“Do what you will, but we will not comply,” the email reads. “There is no one solution for all of us, but we do have options since our School District refuses to give us any.”
In Georgia, 14.3% of people 18 and up are hesitant to receive a COVID-19 vaccine, compared with about 10.8% nationwide, according to U.S. Census data.
That hesitancy was on display at Tuesday’s meeting when two employees urged the commission not to make them receive vaccines. The county employs more than 1,700 people.
COVID-19 vaccines have gone through all stages of clinical trials and have been shown to be safe, according to the CDC. Nearly 165 million Americans have been fully vaccinated as of Monday, and serious side effects have been extremely rare. Vaccinated people can catch COVID-19 in rare cases, but they are much less likely to develop severe symptoms.
Marilyn Emerson said her department is already understaffed and she would leave if she were forced to be vaccinated.
“You can’t undo a vaccine. Is the county prepared to compensate employees when they’re requiring employees to take something that doesn’t have solid science and data to support that it’s not going to harm us in ten years, or it’s not going to change our current medical status? You don’t know what it’s going to do to a woman’s fertility. You don’t know what it’s going to do to a man’s fertility.”
Experts say there is no evidence that any vaccine, including for COVID-19, has any link with female or male fertility problems.
Pregnant or recently pregnant women are at higher risk for complications if they contract COVID-19. The CDC says pregnant women can be vaccinated and urges them to speak with their doctor if they have concerns.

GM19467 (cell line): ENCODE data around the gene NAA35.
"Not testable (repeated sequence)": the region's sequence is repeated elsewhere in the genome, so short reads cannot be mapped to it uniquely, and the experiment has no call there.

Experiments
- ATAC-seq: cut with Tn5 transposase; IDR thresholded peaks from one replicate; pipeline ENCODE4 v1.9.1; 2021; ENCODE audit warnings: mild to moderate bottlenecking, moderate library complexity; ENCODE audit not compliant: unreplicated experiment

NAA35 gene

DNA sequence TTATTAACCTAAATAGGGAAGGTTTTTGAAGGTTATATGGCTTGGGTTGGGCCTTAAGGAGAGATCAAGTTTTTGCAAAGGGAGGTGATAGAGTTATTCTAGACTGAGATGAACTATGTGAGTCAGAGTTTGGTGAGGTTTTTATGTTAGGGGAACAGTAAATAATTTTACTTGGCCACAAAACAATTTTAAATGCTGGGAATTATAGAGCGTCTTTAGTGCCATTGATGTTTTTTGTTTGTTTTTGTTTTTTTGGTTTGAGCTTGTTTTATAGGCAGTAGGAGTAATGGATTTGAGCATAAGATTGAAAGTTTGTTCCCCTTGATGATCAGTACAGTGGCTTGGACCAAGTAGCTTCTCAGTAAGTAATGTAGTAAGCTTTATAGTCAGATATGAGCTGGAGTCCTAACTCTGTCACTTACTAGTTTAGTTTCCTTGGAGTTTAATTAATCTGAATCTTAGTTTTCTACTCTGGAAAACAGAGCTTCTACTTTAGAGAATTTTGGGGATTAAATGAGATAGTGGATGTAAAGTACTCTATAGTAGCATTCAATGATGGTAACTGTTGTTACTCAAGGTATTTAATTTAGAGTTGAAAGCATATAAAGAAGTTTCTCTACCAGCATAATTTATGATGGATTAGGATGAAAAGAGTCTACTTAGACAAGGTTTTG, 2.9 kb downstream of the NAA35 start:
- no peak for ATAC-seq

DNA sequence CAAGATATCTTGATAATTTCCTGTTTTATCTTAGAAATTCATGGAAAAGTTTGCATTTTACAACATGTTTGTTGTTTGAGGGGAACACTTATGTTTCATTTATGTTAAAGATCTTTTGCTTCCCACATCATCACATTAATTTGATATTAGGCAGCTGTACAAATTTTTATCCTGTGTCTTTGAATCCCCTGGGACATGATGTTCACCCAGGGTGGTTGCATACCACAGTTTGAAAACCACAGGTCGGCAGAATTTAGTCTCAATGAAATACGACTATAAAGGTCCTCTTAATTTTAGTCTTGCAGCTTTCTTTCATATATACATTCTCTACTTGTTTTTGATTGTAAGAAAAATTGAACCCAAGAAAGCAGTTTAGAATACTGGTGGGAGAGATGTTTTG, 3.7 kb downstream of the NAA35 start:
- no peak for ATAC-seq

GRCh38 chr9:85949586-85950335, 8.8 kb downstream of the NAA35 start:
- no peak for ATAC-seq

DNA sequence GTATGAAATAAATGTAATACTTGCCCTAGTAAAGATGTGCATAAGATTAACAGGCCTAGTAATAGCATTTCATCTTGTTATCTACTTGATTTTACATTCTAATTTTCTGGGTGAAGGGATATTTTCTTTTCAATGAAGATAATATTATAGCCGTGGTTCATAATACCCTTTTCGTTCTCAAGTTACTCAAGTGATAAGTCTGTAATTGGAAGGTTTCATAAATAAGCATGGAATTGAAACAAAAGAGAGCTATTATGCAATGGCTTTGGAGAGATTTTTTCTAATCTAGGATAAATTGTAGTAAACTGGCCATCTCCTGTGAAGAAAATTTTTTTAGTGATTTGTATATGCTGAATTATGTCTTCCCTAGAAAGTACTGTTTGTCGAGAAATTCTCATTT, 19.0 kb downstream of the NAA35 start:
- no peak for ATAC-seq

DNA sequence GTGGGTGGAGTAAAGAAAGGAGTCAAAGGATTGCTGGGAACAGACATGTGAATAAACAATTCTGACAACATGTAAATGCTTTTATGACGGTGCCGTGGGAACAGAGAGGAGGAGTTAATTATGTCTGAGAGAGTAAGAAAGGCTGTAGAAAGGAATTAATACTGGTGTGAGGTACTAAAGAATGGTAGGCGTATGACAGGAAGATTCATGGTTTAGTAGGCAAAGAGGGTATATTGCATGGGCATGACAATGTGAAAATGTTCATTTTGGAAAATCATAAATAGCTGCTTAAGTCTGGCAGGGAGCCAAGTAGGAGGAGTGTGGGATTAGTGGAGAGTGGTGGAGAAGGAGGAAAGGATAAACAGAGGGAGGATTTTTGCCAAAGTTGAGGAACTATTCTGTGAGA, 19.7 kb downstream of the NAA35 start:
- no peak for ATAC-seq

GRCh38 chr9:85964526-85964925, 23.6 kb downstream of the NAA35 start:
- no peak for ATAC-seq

Athens-Clarke County is set to begin its vaccine mandate by Sept. 1.
Masks down, cases up
The number of statewide cases continued its upward trajectory Aug. 5, with a weekly moving average of 2,770 cases compared with 306 the month before. There have been 945,888 confirmed cases in Georgia, and 18,764 confirmed deaths along with 2,971 probable deaths.
Athens’ mandate makes sense given the local conditions, said Isaac Chun-Hai Fung, associate professor of epidemiology at the Jiann-Ping Hsu College of Public Health at Georgia Southern University. In most cases, mandates themselves are effective without having to expend much effort on enforcement.
“I hope that people will voluntarily adapt, because it’s one thing to have a mandate, but how enforceable it is is also important,” he said. “I think when there is a mandate, the majority of Americans voluntarily comply with the mandate without any need for police involvement or whatever.”